Toyota Australia has no fixed plan to launch plug-in hybrid vehicles (PHEVs) such as the popular-overseas RAV4 Prime, citing the technology’s high cost and the added complexity of charging as deterrents.

    But it also says it doesn’t oppose PHEVs and will “inevitably” offer them down the line as part of a broader hybrid, battery electric, and hydrogen fuel-cell mix designed to help slash its emissions by 2030 in line with industry-wide aspirations explained here.

    This re-iteration means Toyota will launch its first fully electric vehicle (EV) – the RAV4-sized ‘bZ4X’ crossover slated to launch in Japan by mid-2022 and Australia as soon as late next year – before its first plug-in hybrid, reflecting Australian consumer sentiments where EV demand outstrips PHEV demand most months.

    PHEVs have enough battery power to do daily commutes as an EV and charge in a few hours from a home wall box, but also have combustion engines as range extenders. However, bigger batteries make them significantly more expensive than regular hybrids. 

    The RAV4 Prime pairs the familiar RAV4 Hybrid’s 2.5-litre petrol engine with higher-output electric motors and a much larger-capacity 18kWh lithium-ion battery.

    It can do about 70km in pure electric mode and its 225kW system power and electric all-wheel drive enable a 6.0-second 0-100km/h time.  

    Toyota Australia says it has crunched the numbers and found it would be too expensive to sell cost-effectively in the right numbers, given what it sees as limited local demand for PHEVs to this point. Australia doesn’t enforce manufacture emissions cuts as in Europe, where PHEV demand is stoked by exactly this.

    That’s despite demand greatly outstripping supply in markets like the USA, down equally to high demand and production snags. It’s also despite the fact about two-thirds of RAV4 sales in Australia are hybrid now, and the company still has months-long waiting lists on its hands despite supply increases.

    “There’s a proportion [of RAV4 hybrid buyers] that want the PHEV, but at the moment with the RAV4 Prime there is still an issue around the affordability of that vehicle. This is not a cheap vehicle,” says Toyota Australia head of product planning Rod Ferguson.

    “I think there’s a place for them, especially around those areas where you don’t have to drive far each day, so you can rely a lot on that short EV range. But we have just got to make sure it’s suitable and affordable.”

    In the UK and USA, RAV4 Primes cost (respectively) 22 per cent and 33 per cent more than a top-of-the-range RAV4 regular Hybrid. Using this crude calculation, based on the circa $46,500 list price of a top-spec RAV4 Hybrid in Australia, a RAV4 Prime would demand a $10,000-$14,000 premium above this.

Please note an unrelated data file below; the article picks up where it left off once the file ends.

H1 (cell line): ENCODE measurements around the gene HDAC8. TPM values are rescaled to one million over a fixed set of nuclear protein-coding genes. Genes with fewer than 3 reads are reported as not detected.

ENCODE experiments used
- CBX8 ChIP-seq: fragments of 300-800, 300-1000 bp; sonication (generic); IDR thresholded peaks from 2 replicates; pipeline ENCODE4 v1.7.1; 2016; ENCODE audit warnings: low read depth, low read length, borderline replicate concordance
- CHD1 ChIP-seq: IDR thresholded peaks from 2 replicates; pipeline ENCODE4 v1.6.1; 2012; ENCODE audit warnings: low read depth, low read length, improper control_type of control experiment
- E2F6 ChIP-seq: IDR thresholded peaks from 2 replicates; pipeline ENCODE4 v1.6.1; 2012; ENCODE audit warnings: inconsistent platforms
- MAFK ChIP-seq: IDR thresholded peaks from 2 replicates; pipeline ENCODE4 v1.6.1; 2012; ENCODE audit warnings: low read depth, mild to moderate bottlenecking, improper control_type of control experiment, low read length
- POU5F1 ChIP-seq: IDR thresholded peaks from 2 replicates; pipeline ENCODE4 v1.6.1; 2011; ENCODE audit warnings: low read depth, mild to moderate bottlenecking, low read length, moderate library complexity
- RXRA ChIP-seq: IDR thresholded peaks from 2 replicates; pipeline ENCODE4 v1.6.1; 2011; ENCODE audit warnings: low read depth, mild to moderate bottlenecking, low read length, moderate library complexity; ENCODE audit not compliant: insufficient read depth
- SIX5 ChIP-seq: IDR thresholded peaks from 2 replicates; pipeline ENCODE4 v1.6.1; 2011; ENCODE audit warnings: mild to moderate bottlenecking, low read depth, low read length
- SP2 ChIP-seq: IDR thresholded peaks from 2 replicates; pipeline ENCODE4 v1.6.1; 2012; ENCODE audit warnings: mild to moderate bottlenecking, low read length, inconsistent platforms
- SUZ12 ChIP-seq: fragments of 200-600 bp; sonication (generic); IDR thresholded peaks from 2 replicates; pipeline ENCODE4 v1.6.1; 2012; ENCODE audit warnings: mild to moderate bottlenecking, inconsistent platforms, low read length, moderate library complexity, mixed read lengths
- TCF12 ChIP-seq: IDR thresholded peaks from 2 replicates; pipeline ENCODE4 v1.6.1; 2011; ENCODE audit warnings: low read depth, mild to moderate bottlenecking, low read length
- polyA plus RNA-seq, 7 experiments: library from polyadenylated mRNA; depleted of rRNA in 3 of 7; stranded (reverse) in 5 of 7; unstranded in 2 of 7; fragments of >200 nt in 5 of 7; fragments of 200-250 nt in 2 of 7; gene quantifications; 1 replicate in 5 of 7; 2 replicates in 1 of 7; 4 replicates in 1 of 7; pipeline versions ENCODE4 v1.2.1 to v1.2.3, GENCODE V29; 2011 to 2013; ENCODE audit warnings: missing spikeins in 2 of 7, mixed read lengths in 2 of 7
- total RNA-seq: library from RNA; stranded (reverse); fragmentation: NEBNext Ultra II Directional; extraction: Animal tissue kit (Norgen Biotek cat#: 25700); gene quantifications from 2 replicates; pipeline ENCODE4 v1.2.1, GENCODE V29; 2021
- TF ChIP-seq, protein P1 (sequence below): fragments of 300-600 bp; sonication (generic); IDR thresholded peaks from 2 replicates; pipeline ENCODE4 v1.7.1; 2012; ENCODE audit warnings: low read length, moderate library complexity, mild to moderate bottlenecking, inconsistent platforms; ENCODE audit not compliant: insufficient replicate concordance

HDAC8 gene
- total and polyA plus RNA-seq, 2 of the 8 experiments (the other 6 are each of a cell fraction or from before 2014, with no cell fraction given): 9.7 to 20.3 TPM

The company deems this resultant $60,000-plus price-tag a bridge too far for the majority of people. And while Toyota was willing to sell the first batch of Yaris GR hot hatches at near (or maybe below) wholesale cost to stoke demand, it hasn’t expressed intent to do the same for PHEVs.

    Australia’s PHEV market is becoming more populated by options, though the segment is still led by Mitsubishi’s Outlander PHEV, on sale since 2014 and entering a second generation from early next year. 

    The MG HS PHEV medium SUV just hit the market, and plug-in versions of the Peugeot 3008 and Ford Escape medium SUVs, larger Kia Sorento and Mitsubishi’s own smaller Eclipse Cross, are all due by the end of 2021.

    There are also luxury offerings such as the Mercedes-Benz GLC300e and Volvo XC60 T8.

    “I think plug-in hybrid is inevitable at some time in the future for Toyota Australia. We’re not anti-plug-in hybrid,” said the company’s vice-president of sales and marketing Sean Hanley this week. 

    “But it’s all about practicality and what the market wants. And right now, the reason I think we sold 54,000 hybrid vehicles in Australia last year is simply because it doesn’t require any great [charging] infrastructure [above] what we have right now. 

    “And it certainly does provide benefits. It’s affordable, performs well, infrastructure’s here now, it does reduce CO2 emissions, which is fuel consumption. But you know, we’d never rule out plug-in hybrid as an option.”

    Toyota is far and away the Australian market leader in regular hybrid vehicles, having sold 54,000 here in 2020, equal to 26 per cent of its grand total. Growth has exploded over the past three years and the brand now offers hybrids across eight model lines. 

    It this week pledged to have hybrid HiLuxes, HiAces and LandCruisers by 2030 at the very latest too. 

    As flagged earlier, this means Toyota will launch its first EV before its first PHEV in Australia. The bZ4X was revealed as a late-stage concept in Shanghai this week. It is the first of a promised seven global ‘bZ’ branded EVs to be launched by 2025 across numerous passenger, SUV and van segments. 

    Toyota also launched fleet sales for its second generation Mirai hydrogen fuel-cell electric vehicle (FCEV) last week and is bullish about that technology’s long-term applications, quite contrary to more skeptical Volkswagen and Tesla.

    Currently, Toyota offers 55 electrified models globally, which it plans to grow to approximately 70 by 2025, including hybrid, PHEV, EV, and FCEV. 

    Mike Costello
    Mike Costello is a Senior Contributor at CarExpert.
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